Friday I had miss seeing Grindhouse with the Diners (a movie featuring a protagonist with an unusual prosthetic) to see a all-dance version of Edward Scissorhands (a dance featuring a protagonist with an unusual prosthetic) at the Hummingbird, thanks to Regina who got some free tickets from a friend in the company. And it was pretty damned amazing.
First, would you believe that I've never actually seen the movie? Sad but true. According to Regina they followed the plot pretty closely, but there were of course some jokes that would have made more sense had I seen the movie too. Like the early sequence where we're introduced to suburbia with all the families "driving".
The sets, staging, and costumes were fantastic. They completely altered the look of the stage in a matter of seconds at times, I've no idea how complicated things were backstage, but I would have loved to go back there to find out. There were plenty of times when there were about twenty people dancing on stage, and when you consider that the main character is constantly waving around foot-long blades on his hands you have to appreciate both his skill in not wacking anyone and everyone else's skill in not getting wacked. Especially when Edward to dancing with the girl playing Winona Ryder and he can't do traditional lifts because his hands are full (ha ha). The choreographer has to work around that, Edward has to not stab Winona, and Winona has to not get stabbed. They both have to have great faith in each other's talents.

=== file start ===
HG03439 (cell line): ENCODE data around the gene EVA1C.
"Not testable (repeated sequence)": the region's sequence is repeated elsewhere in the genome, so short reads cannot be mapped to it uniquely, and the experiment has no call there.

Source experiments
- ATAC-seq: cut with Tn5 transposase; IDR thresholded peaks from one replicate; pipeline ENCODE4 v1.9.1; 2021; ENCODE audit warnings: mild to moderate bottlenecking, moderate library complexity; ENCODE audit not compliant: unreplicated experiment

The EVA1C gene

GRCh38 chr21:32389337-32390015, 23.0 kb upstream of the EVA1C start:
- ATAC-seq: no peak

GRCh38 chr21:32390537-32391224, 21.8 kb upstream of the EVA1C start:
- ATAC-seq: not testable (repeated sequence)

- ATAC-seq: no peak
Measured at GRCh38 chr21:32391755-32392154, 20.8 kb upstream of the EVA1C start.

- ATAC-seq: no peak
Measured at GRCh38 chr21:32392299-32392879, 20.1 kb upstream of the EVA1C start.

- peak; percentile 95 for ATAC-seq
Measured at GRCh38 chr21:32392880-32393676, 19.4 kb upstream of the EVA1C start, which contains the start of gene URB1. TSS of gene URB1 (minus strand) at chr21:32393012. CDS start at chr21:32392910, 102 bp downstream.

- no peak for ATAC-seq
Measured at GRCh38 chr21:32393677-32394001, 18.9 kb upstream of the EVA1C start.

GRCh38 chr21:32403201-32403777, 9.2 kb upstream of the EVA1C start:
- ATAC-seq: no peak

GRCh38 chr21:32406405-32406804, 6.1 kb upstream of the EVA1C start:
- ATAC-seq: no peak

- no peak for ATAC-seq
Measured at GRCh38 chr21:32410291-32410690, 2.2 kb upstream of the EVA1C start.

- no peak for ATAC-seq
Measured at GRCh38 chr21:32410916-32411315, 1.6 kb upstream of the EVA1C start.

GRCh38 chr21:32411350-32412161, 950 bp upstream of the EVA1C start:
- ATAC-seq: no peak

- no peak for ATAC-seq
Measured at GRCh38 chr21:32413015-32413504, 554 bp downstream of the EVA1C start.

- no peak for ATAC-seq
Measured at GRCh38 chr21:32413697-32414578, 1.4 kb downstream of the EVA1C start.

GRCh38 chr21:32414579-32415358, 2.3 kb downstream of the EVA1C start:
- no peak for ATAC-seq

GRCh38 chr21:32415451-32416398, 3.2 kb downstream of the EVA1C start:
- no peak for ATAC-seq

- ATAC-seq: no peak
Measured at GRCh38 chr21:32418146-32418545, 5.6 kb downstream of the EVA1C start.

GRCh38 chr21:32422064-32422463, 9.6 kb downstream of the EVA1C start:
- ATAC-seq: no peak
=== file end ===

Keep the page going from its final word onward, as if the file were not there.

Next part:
According to Regina, the role of Edward is switched off between two guys each night because the strain of dancing with the prosthetics requires an extra day's rest. And remember dancers are already completely ripped.
My only complaint is that sometimes the stage was too full. While you were trying to watch Edward's story, there were little scene's involving the other characters going on at other parts of the stage,and it could get distracting. Discussing it all afterwards, I'm certain that if you focused on a specific character thru the whole show, you'd find that each one has a little story to play out.
It's too bad that it was only in town for four days (touring show),there was no time for word of mouth to get around about how great it was.
My second live event was on Sunday, the closing day of the latest of Michael Hollingsworth's play cycle The History of the Village of the Small Huts, The Saskatchewan Rebellion. Hollingsworth has apparently been doing plays on Canadian history for years now, but I'd managed to never hear of him till this spring. My brother claims he's been telling me about them for years, but I tend to just tune him out.
Anyway, the play was performed at the Cameron House, on a very intimate stage, just wide enough for four people to stand shoulder to shoulder, and about as deep. There's no sets, and the theatre is kept in complete darkness, with the actors appearing and disappearing as the stage lights are manipulated. Everyone from Sir John A. MacDonald on down (and especially Sir John) is portrayed in whiteface, with highly exaggerated costuming and facial expressions, so just about everyone comes off as kind of a loon (with the exception of the natives, where it's obvious the playwright's sympathies lie the most). But it really works, and I'm sorry it's taken me this long to find out about the series.